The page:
Both the self-piercing and insulation displacement terminals, as previously known in the art, suffer from a number of disadvantages. First, both techniques have limitations in terms of the acceptable wire dimensions which may be used in connection with a specific terminal. In addition, many terminals generally require a transverse actuating force to be applied in order to establish the electrical connection. That is, a force must be applied transversely of the length of the wire, requiring the wire to be accessible to the transversely applied force at the terminal. Where it is desired that the terminals are prefitted into the connector housing prior to wire termination, the requirement of transverse terminal accessibility prevents the close spacing of a plurality of connections. This condition is particularly limiting where multiple rows of circuit connections are desired.
The above problems have been solved by very effective prior art terminals shown in U.S. Pat. Nos. 4,512,619 to Dechelette, dated Apr. 23, 1985, and 4,955,816 to Roberts et al., dated Sep. 11, 1990, both of which are assigned to the assignee of this invention and which are incorporated herein by reference. Briefly, those patents show novel terminals wherein collapsible conductor engaging portions are collapsed inwardly to displace the insulation of an insulated wire and establish conductivity with the core of the wire upon the application of forces on the terminal in a direction generally parallel to the longitudinal axis of the terminated insulated wire. This invention is directed to further improvements in such unique terminals.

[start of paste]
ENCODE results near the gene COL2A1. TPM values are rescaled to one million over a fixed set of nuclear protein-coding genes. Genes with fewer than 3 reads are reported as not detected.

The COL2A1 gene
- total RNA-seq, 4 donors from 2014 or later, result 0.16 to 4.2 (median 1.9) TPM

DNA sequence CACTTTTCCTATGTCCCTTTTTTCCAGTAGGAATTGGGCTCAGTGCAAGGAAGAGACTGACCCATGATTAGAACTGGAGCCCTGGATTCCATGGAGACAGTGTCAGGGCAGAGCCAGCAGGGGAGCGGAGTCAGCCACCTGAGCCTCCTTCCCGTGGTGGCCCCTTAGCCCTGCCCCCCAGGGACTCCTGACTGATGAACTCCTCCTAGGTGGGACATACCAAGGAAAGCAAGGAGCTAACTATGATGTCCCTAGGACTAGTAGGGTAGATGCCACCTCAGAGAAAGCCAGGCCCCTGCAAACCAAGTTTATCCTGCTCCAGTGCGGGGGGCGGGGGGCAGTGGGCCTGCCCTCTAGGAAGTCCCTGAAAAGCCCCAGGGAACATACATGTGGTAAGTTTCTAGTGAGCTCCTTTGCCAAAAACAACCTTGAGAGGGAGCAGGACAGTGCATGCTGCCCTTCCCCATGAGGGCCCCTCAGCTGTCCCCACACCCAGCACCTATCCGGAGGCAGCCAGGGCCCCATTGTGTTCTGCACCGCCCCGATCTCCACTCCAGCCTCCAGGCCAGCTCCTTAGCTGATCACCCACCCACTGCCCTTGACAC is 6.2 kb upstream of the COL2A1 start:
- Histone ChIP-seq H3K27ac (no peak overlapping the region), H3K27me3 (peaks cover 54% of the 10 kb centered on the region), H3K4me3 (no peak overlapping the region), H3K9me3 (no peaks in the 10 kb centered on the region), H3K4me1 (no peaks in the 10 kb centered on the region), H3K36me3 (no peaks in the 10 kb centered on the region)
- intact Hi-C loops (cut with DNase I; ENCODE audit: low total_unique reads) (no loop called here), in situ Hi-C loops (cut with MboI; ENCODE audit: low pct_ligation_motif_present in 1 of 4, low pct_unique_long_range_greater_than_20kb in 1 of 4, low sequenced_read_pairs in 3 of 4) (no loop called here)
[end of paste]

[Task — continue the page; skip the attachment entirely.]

Specifically, electrical connectors utilizing insulation displacement terminals of the character described above have been miniaturized drastically in recent years to conform with the corresponding miniaturization of circuits and electrical components. Despite the smaller dimensions, it is necessary for connectors to consistently provide high quality electrical connections. Even small improvements in performance have become very significant in the electronics industry. With the invention herein, collapsible portions of the terminal not only displace the insulation of the insulated wire to establish conductivity with the conductive core of the wire, but the collapsible portions of the terminals provide increased contact areas with the conductive core. In addition, strain relief is provided for the collapsible portions of the terminals, all in response to collapsing the terminal by the application of a force on the terminal in a direction generally parallel to the longitudinal axis of the insulated wire.